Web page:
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Global and Green: Beauty Trends from the WIE Symposium

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We all feel loyalty to certain brands. Certain companies turn out superior products or have ethics that compel us to buy their wares. But it's also easy to feel jaded in the face of big corporations and things like demographics and targeted marketing strategies. At the WIE Symposium earlier this month, I met two business women who impressed me with their stories and commitment to delivering products that recognize how important it is to see the big picture in selling and manufacturing.

I met Veronique Gabai-Pinsky, Global Brand President for Estee Lauder/Aramis and Tara Smith, founder of Tara Smith Hair Care. Both women work in the field of beauty. Gabai-Pinsky works with fragrance. She's leading the team that has developed pureDKNY. Earlier this month, they released the second pureDKNY scent based on notes of verbena grown and harvested in Togo. Smith's company is based in the UK and will launch in the States in 2012. Her line of hair care products is made from organic ingredients and features an affordable price point.

While it's easy to point to the sustainable, organic beauty products as a marketing trend, I'd like to think there's more to the story. Launching products of this caliber with careful attention to their impact and ethical manufacture is no easy feat. Considering the bottom line is important, but here's what I learned about their philosophy.

The pureDKNY fragrances are produced with sustainability in mind, and the fine attention that has gone into every stage of production is impressive. Veronique and her team worked with CARE to produce the pureDKNY Verbena scent. It starts with uncovering the crop they'll use as the hero of the fragrance. This is decided on and dictated by available crops. The company guaranteed the farmers growing the verbena a steady price for the crop. In working with CARE, microfinancing was set in place to allow the women doing the growing and harvesting a chance to plan and start their own small enterprise. The fragrance is then manufactured in a plant powered by wind. The bottle for the perfume is recyclable. The packaging is created with Certified Forest Paper and the cello wrap is biodegradable and made from cornstarch.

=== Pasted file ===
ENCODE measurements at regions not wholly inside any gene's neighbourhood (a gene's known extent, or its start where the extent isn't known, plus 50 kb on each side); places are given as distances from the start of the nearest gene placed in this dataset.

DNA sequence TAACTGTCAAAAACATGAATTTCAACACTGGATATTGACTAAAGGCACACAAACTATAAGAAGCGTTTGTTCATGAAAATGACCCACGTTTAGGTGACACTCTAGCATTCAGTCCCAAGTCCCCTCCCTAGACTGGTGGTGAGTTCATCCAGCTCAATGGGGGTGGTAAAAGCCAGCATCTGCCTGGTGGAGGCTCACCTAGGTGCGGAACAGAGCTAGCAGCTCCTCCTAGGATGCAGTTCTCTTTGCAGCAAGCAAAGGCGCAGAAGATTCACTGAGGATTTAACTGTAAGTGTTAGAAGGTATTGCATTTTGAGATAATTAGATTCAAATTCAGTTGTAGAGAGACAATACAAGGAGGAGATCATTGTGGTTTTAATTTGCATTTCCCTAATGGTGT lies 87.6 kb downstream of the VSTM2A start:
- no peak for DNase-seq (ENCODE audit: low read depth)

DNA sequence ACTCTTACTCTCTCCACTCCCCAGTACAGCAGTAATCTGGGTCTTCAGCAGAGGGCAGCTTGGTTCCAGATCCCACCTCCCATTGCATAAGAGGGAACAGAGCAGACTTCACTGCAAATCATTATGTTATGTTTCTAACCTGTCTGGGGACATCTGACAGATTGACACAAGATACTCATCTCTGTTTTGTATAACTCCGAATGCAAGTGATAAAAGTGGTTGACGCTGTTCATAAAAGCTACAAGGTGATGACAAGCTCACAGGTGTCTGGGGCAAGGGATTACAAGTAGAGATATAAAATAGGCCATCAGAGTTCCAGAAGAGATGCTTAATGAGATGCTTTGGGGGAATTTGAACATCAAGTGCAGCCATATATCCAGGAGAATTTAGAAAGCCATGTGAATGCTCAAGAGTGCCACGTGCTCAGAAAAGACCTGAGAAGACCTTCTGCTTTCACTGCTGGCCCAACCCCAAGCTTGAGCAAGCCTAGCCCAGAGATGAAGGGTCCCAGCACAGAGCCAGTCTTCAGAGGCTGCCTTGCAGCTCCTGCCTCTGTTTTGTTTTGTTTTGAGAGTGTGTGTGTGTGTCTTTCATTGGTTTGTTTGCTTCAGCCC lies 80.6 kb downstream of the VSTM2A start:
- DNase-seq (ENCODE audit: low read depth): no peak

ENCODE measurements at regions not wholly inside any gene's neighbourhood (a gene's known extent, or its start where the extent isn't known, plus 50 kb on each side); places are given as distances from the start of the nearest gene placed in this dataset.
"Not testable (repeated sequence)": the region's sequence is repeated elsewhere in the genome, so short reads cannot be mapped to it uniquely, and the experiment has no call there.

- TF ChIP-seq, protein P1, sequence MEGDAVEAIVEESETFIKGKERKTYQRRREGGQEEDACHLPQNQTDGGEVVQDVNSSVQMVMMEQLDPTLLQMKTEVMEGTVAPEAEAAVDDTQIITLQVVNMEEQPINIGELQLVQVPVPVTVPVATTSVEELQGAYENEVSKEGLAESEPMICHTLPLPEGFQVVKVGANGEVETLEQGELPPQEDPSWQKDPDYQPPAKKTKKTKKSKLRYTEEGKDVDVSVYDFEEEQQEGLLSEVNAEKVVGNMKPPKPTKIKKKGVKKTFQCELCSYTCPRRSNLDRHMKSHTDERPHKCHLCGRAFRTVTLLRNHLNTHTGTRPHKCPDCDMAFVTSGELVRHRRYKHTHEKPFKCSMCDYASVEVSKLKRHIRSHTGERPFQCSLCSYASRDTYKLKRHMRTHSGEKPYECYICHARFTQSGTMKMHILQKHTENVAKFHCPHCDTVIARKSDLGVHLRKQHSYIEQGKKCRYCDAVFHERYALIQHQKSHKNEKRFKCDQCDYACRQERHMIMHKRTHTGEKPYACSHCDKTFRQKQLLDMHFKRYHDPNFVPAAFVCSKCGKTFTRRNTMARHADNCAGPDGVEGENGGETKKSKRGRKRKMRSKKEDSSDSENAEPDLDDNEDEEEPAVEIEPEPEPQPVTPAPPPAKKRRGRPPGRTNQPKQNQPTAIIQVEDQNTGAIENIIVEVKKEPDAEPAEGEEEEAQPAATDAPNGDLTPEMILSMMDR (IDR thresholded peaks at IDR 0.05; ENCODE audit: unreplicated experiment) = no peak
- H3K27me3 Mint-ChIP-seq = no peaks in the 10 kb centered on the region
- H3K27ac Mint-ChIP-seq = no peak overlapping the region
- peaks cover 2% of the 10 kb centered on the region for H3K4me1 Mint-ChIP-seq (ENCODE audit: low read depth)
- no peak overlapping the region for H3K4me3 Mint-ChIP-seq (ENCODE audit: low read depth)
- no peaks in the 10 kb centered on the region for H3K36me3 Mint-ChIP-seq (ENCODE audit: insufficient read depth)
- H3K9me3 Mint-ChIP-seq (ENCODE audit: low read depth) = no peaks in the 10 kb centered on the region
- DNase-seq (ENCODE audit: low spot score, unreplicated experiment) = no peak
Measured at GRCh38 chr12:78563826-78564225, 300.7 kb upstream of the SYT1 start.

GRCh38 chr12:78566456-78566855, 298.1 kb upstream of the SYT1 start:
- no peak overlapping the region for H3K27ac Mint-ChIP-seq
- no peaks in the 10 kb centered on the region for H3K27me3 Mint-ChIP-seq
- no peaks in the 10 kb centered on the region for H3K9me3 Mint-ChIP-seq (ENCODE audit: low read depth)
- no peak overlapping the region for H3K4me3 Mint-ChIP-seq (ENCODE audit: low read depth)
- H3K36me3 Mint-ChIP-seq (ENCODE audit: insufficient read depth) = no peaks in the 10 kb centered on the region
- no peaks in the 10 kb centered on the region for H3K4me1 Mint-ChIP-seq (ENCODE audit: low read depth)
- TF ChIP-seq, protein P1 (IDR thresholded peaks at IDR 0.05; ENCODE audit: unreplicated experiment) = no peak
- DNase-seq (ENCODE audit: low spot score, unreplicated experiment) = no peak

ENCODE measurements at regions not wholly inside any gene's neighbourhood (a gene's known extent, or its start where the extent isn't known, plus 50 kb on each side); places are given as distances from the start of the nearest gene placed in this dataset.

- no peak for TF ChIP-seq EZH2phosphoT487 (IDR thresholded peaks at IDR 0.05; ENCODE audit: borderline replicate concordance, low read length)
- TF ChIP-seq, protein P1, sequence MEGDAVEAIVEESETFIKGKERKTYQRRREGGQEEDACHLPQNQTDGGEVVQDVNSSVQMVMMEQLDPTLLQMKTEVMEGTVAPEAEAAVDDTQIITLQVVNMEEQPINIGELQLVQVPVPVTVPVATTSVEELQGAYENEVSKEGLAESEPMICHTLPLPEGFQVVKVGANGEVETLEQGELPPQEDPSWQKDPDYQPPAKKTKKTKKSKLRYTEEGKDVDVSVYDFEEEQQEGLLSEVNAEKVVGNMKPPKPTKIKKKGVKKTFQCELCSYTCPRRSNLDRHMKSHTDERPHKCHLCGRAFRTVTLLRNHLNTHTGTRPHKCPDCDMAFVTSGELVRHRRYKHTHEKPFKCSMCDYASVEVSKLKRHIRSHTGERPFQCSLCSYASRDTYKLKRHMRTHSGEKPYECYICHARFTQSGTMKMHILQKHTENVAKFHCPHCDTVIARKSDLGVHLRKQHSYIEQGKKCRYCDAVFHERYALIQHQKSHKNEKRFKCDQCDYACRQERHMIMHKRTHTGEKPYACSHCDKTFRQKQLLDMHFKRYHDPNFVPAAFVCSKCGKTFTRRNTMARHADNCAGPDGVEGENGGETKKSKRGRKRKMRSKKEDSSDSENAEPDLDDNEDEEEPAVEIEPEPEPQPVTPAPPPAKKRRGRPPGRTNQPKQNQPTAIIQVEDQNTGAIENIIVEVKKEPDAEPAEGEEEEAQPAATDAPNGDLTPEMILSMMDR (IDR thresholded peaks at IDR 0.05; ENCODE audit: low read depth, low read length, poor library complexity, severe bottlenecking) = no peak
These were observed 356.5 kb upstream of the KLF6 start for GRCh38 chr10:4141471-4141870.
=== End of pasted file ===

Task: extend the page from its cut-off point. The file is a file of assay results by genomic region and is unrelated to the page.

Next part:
In her talk at the WIE Symposium, Gabai-Pinsky highlighted the process her company developed in creating this fragrance:

"...the core component is the wish to give back to this community and really help them so we associated ourselves with CARE who helped us with developing a system of microcredits and loans. And really helping these women to save a little bit of money so that they would not be in terrible situations. If they needed to send their kids to school they could, if they needed doctors they could have them. Those types of things are very important.

You know, I always say to my team this Chinese proverb which is "if you want to help somebody don't give him a fish, teach him how to fish." And that's really what this whole thing is about. Helping these women become confident, more secure and help them in building their own enterprise, if you will. I have to tell you this has been a labor of love because it's more difficult to do things that way, but it's one very rewarding project."

Tara Smith readily climbs up her soapbox to talk about the benefits of organic ingredients in her line of hair care products. Her company's tagline is "Tested on film stars not animals." While Smith is serious about natural hair care and the integrity of her company, she's also determined to keep it fun. She joined the WIE panel on The Business of Beauty.

Smith grew up in a family of hairdressers and knocked on doors until she found her way into the film business. She's done hair for celebrities such as Demi Moore, Neve Campbell and Rosario Dawson. In 2009 Smith's peers in the UK named her Celebrity Hairdresser of the Year. She brought that same energy and level of expertise to her line of hair care products and launched in the UK in 2008.

Smith shared with me her impulse for developing her line:

"In Europe, there are over 1,100 harsh chemicals that are banned and not allowed to go into products. In America, how many do you think are banned? Ten. How can we do this? What are we doing here? So I want to continue my activism and not be scaring people because my thing is that people need to look sexy and gorgeous and great, but you can do that and not have these chemicals in there and have them at an affordable price...The products are vegan approved with certified organic fragrances and no harsh chemicals. It's as simple as that.

For me, I support and work with the Campaign for Safe Cosmetics because they go out lobbying. I want to have in a few years that...people don't even use the word green because it's just part of what we do."

Smith line isn't due out in the US until later next year. In the meantime, you can order her products through her website.

I was happy to hear that both Gabai-Pinsky and Smith are connecting with activist organizations like CARE and the Campaign for Safe Cosmetics that have a global focus and a proven track record in partnering with corporations. Gabai-Pinsky summed things up nicely when she said, "We are stewarding a beautiful industry, a beautiful craft that is just here to give a little bit of pleasure to women and men. Right? I mean we're not saving lives but at the same time...we are trying to give back."